Pavel Petrovich Melnikov (Russian: Павел Петрович Мельников, 3 August [O.S. 22 July] 1804 – 3 August [O.S. 22 July] 1880 in Lyuban) was a Russian engineer and administrator who, in his capacity as Transport Minister, was in a large measure responsible for the introduction of railroad construction in Imperial Russia.
In 1825 Melnikov graduated at the head of his class from the Institute of Transport Engineers in the School for Communication Routes with the rank of Lieutenant in the Corps of Transport Engineers. He remained as a teacher at the Institute, becoming professor of applied mechanics in 1833. He also took part in several construction projects to improve the Russian network of rivers and canals. In 1833 he joined the St. Petersburg Artillery School. he was also responsible for repairing the wooden cupola of the Trinity Cathedral in St Petersburg. In the Summer of 1839 Melnikov and another colonel, Nikolai Osipovich Kraft (1798-1857), were sent to the United States to inspect its railroad system and recommend technology to be used in Russia. The travellers returned in the autumn of 1840.
The report regarding U.S. railroads which Melnikov compiled upon his and Kraft's return to their homeland, for submission to the imperial Russian authorities, is a massive contribution to American industrial and transportation history. Written in longhand in 1841 and now found in manuscript form in the library of St. Petersburg State Transportation University, this 3-part, 664-page work is entitled Technical Description of the railways of the North American States (Opisanie v tekhnicheskom otnoshenii zheleznykh dorog Severoamerikanskikh Shtatov). In 1842, the journal Zhurnal Putei Soobshcheniya (Transport Journal) provided readers with extensive access to Melnikov's findings by publishing them in serial form in volume (Tom) II, book (Kniga) 1, pages 19–85; and in book 2, pages 95 to 197. A further separate article, entitled "Foundations of Railways," is in book 3 for 1842, pages 209-265. Still another article, "Regarding operations to outfit (ustroistvo) railways in the North American States," is in volume II, book 4, pages 285-374 (extensively covering earthmoving tasks, principally), and volume III, book 1, pages 1–70. Taken together, these writings are qualitatively on a par with those of Franz Anton von Gerstner, who visited the United States for the same purpose at the same time and also produced a multivolume compilation on U.S. transportation of that time, available in English under the title EARLY AMERICAN RAILROADS.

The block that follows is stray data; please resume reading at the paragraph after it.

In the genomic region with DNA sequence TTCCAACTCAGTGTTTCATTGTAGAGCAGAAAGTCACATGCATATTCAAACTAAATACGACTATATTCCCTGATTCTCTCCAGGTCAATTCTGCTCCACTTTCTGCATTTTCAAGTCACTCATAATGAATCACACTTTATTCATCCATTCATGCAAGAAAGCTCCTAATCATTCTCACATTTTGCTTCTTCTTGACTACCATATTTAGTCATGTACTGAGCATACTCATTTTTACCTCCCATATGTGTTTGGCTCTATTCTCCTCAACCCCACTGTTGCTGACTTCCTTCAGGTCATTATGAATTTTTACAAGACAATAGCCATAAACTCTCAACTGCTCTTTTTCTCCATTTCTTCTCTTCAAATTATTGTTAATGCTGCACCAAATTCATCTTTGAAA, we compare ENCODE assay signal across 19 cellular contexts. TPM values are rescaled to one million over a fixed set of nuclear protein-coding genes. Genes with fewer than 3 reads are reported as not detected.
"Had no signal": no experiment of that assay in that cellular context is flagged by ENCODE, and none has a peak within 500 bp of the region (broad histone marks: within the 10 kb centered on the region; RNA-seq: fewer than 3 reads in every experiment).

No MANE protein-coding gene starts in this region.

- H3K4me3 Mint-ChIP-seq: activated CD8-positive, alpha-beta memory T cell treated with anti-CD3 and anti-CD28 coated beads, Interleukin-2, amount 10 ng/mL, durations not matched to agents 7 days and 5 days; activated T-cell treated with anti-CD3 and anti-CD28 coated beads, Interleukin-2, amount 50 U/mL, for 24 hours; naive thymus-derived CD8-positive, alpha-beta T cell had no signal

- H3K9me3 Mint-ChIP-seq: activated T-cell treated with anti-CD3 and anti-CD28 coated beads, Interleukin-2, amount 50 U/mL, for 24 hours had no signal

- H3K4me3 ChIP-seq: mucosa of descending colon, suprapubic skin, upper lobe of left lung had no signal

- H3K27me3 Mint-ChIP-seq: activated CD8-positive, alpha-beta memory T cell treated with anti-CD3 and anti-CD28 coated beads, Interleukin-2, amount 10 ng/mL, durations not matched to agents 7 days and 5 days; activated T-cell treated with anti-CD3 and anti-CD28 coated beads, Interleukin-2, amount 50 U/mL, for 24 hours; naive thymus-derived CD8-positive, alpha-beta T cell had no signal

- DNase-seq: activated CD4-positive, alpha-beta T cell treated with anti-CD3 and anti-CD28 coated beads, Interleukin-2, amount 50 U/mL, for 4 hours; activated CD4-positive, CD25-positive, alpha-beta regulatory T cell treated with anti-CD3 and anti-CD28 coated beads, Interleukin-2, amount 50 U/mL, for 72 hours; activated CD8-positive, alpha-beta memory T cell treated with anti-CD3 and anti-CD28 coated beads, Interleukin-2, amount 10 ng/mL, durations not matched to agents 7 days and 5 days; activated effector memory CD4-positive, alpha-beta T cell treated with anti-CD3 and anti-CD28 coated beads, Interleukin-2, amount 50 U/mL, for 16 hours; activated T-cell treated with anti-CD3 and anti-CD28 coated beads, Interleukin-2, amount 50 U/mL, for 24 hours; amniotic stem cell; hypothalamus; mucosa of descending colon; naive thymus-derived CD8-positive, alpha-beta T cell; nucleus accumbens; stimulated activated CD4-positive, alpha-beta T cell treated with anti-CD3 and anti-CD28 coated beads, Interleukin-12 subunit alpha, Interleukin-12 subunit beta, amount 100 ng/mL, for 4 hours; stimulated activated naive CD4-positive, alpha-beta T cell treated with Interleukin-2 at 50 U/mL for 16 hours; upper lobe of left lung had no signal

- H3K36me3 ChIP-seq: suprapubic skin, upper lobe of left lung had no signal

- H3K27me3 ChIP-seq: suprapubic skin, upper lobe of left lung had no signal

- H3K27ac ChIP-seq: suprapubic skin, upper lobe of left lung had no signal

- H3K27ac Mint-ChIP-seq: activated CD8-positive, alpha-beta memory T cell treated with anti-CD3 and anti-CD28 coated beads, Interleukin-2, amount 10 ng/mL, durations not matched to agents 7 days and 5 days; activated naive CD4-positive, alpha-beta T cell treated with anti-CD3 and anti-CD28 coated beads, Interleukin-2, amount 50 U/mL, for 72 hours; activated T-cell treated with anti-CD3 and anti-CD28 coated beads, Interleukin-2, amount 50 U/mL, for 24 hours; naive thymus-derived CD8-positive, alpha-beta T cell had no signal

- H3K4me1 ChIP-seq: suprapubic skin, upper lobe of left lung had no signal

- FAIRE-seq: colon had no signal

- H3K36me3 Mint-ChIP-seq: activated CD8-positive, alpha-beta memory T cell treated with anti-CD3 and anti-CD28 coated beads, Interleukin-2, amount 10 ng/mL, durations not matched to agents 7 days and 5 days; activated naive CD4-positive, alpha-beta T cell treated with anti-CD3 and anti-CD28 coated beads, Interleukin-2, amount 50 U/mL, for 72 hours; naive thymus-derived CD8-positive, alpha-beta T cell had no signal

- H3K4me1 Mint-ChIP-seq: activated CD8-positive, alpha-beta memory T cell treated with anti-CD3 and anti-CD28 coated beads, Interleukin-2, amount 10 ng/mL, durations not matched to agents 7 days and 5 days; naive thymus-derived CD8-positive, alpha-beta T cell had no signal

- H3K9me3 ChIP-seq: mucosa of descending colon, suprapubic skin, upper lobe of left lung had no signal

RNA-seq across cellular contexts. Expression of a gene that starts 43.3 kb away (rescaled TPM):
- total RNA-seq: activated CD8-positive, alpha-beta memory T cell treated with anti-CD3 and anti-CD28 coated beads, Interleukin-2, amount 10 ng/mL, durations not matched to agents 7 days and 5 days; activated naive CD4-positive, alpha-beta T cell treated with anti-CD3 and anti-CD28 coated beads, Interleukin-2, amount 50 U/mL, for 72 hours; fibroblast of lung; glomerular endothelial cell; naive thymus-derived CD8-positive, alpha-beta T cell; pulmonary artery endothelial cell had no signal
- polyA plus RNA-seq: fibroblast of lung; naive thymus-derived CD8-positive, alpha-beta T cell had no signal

Melnikov was sufficiently observant about America to note on page 65 of the Journal Article, volume I, book I, that the United States was a nation that was "little inclined to be subjected to the influence of routine," i.e. had a palpable dynamism.
Based on his experience Melnikov suggested the adoption of a 5-foot wide gauge for the planned Moscow–St. Petersburg Railway. (Previously, only a short line connecting St. Petersburg to Tsarskoe Selo had been built in 1836–37 under Franz Anton von Gerstner.) The gauge was approved as the new standard on 12 September 1842.
When construction of the Moscow–St. Petersburg Railway began in 1842 Melnikov was appointed to manage the construction of its northern part. From 1862 he was the chief manager of the railway, served as the Transport Minister from 1866 to 1869 and as a member of the Railroads Committee from 1870 to 1875.
Melnikov also contributed to water transportation systems and other engineering projects. He is the author of the first books about railroad construction ever written in Russian.
- M. I. Voronin: Pavel Melnikov and the Creation of the Railway System in Russia, 1804-1880', 1995 translation to English. Russian edition: Воронин М. И., Воронина М. М.: Павел Петрович Мельников, 1804-1880, 1977.
- R. M. Haywood: The Question of a Standard Gauge for Russian Railways, 1836-1860, Slavic Review, Vol. 28, No. 1 (Mar., 1969), pp. 72–80. 
- Russia Enters the Railway Age, 1842-1855, by Richard Haywood, Eastern European Monographs, 1998p20